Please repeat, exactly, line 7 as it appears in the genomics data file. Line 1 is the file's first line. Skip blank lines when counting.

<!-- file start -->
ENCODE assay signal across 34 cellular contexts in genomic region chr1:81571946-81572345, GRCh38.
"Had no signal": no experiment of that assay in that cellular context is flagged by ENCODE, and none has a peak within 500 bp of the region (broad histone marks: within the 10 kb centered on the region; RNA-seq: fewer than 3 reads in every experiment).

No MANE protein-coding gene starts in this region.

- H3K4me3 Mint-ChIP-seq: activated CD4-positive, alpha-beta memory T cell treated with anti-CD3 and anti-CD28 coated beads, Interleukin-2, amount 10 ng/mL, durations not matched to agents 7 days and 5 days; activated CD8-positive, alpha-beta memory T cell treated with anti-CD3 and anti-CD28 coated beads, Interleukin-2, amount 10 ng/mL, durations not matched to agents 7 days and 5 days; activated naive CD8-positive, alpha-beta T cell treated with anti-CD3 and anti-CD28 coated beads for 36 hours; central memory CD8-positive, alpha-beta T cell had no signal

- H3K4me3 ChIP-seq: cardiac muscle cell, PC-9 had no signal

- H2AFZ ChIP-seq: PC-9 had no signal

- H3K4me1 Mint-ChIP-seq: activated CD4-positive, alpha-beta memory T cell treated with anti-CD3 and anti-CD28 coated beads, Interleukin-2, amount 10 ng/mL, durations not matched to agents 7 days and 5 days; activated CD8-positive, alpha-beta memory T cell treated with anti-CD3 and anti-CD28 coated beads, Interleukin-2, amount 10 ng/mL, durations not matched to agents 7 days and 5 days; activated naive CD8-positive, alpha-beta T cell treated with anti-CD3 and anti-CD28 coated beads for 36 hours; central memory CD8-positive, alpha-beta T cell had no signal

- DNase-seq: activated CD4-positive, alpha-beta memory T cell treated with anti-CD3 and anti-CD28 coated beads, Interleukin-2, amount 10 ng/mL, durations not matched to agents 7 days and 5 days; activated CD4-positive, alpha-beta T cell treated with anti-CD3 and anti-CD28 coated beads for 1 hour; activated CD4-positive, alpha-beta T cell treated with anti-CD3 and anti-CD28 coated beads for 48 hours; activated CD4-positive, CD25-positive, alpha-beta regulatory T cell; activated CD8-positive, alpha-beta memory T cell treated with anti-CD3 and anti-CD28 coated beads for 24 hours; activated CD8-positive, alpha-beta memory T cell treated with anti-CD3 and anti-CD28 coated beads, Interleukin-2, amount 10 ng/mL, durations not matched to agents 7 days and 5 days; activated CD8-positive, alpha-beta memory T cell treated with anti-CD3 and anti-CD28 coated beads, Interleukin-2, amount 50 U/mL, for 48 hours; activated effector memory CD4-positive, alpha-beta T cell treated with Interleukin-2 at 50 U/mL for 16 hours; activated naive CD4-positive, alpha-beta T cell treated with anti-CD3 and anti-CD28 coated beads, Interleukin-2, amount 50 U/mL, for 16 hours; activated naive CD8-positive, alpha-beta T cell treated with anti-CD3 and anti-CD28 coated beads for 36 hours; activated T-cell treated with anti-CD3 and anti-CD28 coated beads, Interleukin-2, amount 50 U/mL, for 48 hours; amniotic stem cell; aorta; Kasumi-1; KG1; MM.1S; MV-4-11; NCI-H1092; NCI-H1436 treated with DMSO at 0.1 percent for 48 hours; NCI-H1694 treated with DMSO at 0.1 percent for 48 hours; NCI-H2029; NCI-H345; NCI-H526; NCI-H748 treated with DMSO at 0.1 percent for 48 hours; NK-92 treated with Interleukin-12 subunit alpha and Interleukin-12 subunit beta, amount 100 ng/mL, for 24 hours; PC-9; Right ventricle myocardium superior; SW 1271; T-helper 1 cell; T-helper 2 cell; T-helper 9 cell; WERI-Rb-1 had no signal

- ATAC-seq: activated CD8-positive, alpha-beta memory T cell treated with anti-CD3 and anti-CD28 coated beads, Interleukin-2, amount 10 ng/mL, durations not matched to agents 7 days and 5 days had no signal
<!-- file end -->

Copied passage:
- H3K4me1 Mint-ChIP-seq: activated CD4-positive, alpha-beta memory T cell treated with anti-CD3 and anti-CD28 coated beads, Interleukin-2, amount 10 ng/mL, durations not matched to agents 7 days and 5 days; activated CD8-positive, alpha-beta memory T cell treated with anti-CD3 and anti-CD28 coated beads, Interleukin-2, amount 10 ng/mL, durations not matched to agents 7 days and 5 days; activated naive CD8-positive, alpha-beta T cell treated with anti-CD3 and anti-CD28 coated beads for 36 hours; central memory CD8-positive, alpha-beta T cell had no signal